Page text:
March 2005

Mon River FLEET Improving Health of Local Communities

Diabetes Prevention, Education and Management Now Available
to Residents At No Charge

by John Fries

What often happens when several ships get together? They form a fleet, sail the ocean, and discover new worlds.

Here in Western Pennsylvania, thereÕs a new FLEET thatÕs moving forward very quickly. ItÕs not on the ocean, but, rather, in several communities along the Monongahela River. And the SHIPs in this case arenÕt large vessels, but State Health Improvement Plans from McKeesport, Duquesne, Braddock and Hazelwood, that banded together last year to provide Mon Valley residents with diabetes prevention, education and management.

The State Health Improvement Plans have been in place across the Commonwealth for the last several years, and are comprised of local leaders working in partnership with the Pennsylvania Department of Health. Their mission is to address social, health, educational, spiritual, recreational, safety and security needs in their communities, with an emphasis on Healthy People 2010 goals.

Last year, the McKeesport, Duquesne, Braddock, and Hazelwood SHIPs decided to take things a few steps further when they realized the need to address the high incidence of diabetes within the African American population (three times that of Caucasians). Noticing that there was a lack of programs in place to address the issue, they formed the Mon Valley FLEET, which is dedicated to seeking innovative ways of spreading information and solutions in their communities. Several organizations participate in FLEET, including the McKeesport Hospital Foundation, UPMC McKeesport, UPMC Braddock, and Community College of Allegheny County.

Proof that strength exists in numbers is evident from the great progress thatÕs been made since the Mon Valley FLEET was formed. Diabetes workshops have been set up throughout the communities served by the FLEET, and new workshops are planned. In addition to diabetes, other important health issues are also being addressed, and more initiatives will soon be introduced.

Recently, a meeting of more than 20 FLEET participants was held at UPMC McKeesport at which progress and future plans were discussed. "ItÕs a true collaborative effort," says Michele Baich Matuch, executive director of the McKeesport Hospital Foundation.

Matuch, together with the Lions in Districts 14-B and 14-E, was instrumental in the development, planning, and funding of the Lions Diabetes Center at UPMC McKeesport in 1992, and she continues to raise funds for those in need of medications. "We know we have the need," she adds. "In fact, one in four residents do not seek medical care because they cannot afford to pay for their tests and medications." She adds that future growth of the program is likely.

Ken Thompson, M.D., a psychiatrist and Mon Valley SHIP facilitator, agrees. "WeÕre in a position to do some very innovative work."

Workshops present education aimed at preventing diabetes, increasing early diagnosis of people with diabetes, and controlling the growth of diabetes by empowering at-risk people to change their behaviors. Each workshop begins with three one-hour sessions that provide an introduction to diabetes. There are one-hour workshops scheduled at six months and 12 months to ensure that projected behavioral and physiological changes are being met.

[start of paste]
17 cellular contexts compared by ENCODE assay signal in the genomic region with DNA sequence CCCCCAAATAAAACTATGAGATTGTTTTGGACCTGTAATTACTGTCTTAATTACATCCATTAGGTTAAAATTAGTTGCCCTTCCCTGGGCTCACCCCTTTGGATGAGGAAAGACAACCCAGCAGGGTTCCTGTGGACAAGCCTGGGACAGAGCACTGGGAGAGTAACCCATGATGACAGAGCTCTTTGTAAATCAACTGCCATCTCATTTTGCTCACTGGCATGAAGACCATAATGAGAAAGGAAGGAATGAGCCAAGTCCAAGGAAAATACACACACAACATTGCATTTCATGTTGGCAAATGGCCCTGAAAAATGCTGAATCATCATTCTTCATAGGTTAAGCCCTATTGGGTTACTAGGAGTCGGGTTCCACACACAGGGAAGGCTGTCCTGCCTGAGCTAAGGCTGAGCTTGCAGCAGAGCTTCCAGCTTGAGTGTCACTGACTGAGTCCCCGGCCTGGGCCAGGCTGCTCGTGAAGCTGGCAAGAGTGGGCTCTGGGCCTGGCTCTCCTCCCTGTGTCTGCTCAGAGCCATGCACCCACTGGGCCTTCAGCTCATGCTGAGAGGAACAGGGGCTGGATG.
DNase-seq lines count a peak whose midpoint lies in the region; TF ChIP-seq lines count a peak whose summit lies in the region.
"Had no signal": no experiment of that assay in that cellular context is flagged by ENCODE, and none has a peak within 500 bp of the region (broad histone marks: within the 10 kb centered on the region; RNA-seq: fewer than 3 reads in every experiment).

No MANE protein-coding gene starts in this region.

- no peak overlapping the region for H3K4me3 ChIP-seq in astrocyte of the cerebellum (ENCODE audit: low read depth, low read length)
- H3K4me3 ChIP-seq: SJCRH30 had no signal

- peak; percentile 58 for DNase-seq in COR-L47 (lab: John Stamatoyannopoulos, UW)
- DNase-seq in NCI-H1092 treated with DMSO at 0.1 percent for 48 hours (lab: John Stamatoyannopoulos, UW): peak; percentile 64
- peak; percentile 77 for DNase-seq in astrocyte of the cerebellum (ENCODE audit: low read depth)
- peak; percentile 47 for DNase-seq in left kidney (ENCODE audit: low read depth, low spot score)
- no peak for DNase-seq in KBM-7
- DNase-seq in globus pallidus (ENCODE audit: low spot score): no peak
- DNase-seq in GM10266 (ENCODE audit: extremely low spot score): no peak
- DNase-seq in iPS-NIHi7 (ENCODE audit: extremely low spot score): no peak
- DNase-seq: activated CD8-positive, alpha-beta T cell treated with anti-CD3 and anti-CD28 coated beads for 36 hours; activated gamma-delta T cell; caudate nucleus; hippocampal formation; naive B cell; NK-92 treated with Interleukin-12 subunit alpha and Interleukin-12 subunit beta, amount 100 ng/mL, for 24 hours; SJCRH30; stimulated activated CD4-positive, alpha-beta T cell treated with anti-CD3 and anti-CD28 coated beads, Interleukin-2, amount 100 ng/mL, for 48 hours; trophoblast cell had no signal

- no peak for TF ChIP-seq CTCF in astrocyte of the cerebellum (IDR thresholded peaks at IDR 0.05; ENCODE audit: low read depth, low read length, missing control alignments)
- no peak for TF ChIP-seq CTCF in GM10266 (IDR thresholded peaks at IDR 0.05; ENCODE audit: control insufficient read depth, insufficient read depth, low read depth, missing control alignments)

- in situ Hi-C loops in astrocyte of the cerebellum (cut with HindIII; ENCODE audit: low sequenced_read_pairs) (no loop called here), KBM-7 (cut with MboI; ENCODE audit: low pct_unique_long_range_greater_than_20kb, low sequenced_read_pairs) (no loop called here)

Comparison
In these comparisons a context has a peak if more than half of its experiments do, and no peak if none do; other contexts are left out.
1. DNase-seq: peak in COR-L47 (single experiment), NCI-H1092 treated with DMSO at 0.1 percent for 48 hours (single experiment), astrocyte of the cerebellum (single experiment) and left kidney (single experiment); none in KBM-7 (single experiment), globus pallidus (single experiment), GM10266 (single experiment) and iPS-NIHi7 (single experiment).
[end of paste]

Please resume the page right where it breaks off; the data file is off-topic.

Participants are introduced to the food pyramid and receive information about lifestyle modification. Each creates a personalized lifestyle management plan, and all are urged to do such simple, but helpful, things as walking for health improvement. Maps are even provided.

The FLEETÕs goal is to provide workshops to 250 individuals over three years in the targeted areas. Although the focus is on African-Americans, anyone is welcome to participate.

"We know weÕre going to make a difference," says Dr. Gretchen Mullin of CCAC, whose facility hosted the first workshop. "WeÕre getting a diverse cross-section of participants Š black and white, young and old Š from such communities as McKeesport, Monongahela, West Mifflin, Duquesne, Clairton and Pittsburgh", she adds.

Lorie Rue, facilitator of the Duquesne Community SHIP, attended the workshop held in Duquesne. She says, "The educational program is great because participants learned information they didnÕt know, and they felt free about talking."

UPMC Braddock, according to Kim Fedor, is planning a series of workshops and notes that, this spring, the hospital will break ground on a new wellness center that the YMCA will manage.

As the initiative rolls out and workshops get underway, outcomes are being tracked, and attendees are being asked to complete pre- and post-workshop quizzes to ensure that the information is being retained. Thompson says that physicians in SHIP areas have a great opportunity to refer their patients to the diabetes workshops.

"The State Department of Health and communities can now be much more involved in prevention. WeÕre bringing together health and community resources for the benefit of the people who live in our area."

Physicians and other interested people are urged to call 412-833-3630 or visit for more information.

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Copyright © 2005 by John Fries, Pittsburgh, PA.
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